Meanwhile a portion of the Yellow Medicine East School District (originally part of the Granite Falls School District) is located on the opposite side of the Minnesota River in Chippewa County. It includes about a fourth of the city of Granite Falls as well as additional rural farmland and residential acreages.

After sending students to Clarkfield for junior high classes from 1991 until 2007, that group of taxpayers won’t incur any school district or county-based tax increase for the planned demolition.

“I think it’s very unfair to the west end,” Antony said. “The one good thing that’s happened with the whole process is the partnership with Clarkfield. I want the best option for everyone, and the best thing for county taxpayers is to partner with the city.”

The Clarkfield City Council voted 3-2 in favor of the demolition partnership prior to the county’s 4-1 vote. Johnson, whose district includes Clarkfield and who attended the council meeting, said the two dissenting votes were not cast out of preference for a full demolition.

Instead they were based on not committing to any demolition partnership. That alternative would leave a large, centrally located part of Clarkfield in county ownership unless mutually agreed upon terms for demolition expenses could be worked out at a later date.

The approved demolition partnership is in place along with interest in using the west gym for a regional basketball academy and a location for indoor fitness activities.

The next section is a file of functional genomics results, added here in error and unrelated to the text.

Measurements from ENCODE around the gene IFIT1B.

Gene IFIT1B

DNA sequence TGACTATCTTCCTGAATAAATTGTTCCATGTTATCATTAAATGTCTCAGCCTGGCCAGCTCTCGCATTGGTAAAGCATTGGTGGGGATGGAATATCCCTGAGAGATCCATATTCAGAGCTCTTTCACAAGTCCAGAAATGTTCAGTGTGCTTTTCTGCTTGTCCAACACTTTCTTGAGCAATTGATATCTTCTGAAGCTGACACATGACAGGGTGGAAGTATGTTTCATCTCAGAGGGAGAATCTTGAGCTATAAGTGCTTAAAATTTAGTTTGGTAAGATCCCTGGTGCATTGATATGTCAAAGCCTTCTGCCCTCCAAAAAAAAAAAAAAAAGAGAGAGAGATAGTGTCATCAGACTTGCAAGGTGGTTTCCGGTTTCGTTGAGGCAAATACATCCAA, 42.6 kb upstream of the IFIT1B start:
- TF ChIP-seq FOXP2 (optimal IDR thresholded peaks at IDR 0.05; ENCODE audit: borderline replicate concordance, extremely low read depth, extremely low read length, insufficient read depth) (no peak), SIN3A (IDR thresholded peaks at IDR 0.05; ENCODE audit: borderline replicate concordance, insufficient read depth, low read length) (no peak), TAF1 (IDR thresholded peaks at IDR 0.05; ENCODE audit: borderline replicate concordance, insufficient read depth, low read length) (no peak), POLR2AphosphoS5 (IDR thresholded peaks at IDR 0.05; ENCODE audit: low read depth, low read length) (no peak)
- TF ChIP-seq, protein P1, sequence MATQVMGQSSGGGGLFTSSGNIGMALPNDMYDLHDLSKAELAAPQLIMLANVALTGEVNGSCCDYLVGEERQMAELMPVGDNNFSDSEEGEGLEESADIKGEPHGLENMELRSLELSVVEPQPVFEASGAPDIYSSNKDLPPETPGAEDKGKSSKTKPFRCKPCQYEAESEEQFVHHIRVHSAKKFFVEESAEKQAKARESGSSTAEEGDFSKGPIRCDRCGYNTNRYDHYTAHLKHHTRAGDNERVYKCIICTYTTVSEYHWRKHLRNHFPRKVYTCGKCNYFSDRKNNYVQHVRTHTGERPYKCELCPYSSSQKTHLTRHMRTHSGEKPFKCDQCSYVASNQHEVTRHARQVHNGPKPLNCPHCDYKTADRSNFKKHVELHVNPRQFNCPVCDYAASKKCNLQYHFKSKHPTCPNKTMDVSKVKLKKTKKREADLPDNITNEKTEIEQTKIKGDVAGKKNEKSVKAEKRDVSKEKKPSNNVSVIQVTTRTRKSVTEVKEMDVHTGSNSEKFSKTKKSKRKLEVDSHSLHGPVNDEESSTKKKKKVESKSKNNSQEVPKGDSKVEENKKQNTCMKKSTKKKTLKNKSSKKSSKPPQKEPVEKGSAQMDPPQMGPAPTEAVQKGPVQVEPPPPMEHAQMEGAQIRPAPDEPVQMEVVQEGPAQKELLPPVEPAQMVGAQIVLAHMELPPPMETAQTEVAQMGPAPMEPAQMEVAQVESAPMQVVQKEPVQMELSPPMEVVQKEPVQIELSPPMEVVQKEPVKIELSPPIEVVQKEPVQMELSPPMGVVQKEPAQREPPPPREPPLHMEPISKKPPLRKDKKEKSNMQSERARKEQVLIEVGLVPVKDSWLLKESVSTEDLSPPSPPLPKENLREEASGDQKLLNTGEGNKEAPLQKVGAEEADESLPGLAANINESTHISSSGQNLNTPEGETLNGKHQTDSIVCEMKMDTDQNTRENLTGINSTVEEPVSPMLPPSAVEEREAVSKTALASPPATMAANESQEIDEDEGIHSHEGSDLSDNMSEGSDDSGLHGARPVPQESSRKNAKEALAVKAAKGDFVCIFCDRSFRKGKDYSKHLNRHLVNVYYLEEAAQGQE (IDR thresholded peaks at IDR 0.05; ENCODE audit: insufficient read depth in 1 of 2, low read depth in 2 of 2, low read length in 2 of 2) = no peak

Kayla Lindblad of Dawson, a Dawson-Boyd High School graduate and a three-sport Dawson-Boyd Blackjack athlete, inquired with Clarkfield city and economic development authority officials after hearing that the gym might be available. She has experience coordinating sports programs in the local area for up to 80 participants.

Yellow Medicine County Administrator Angie Steinbach informed commissioners that a budget review completed in the past week confirmed that reserve funds are available to pay the county’s share of the cost. Remaining reserves are more than enough to meet state requirements.

She and Yellow Medicine County Auditor Janel Timm explained that the $352,500 asbestos estimate did not take into account a split between older portions of the campus and the newer grade school wing.

IEA evaluators followed inspection guidelines which state that portions of a building that look the same can be graded for the same asbestos contents. Tests that show zero readings for asbestos are likely with sampling in newer areas.

County officials also reviewed documentation from the 1980s when an asbestos removal project was undertaken. It shows that a certain amount of asbestos removal took place, but does not include any assurance that the school was completely asbestos-free.

With input from County Attorney Keith Helgeson, staff noted that the city-county demolition partnership is consistent with Minnesota statutes giving cities or townships a first chance to take possession of tax forfeited property.

After receiving a request for the property, county officials then have the option of stating a purchase price if it’s needed to recover forfeiture-related costs.

“It can be transferred under state statutes for the removal of blight,” Steinbach said. “If the city were to decide it doesn’t want it, or if an agreement can’t be reached, that’s when we’d need to consider a public auction.”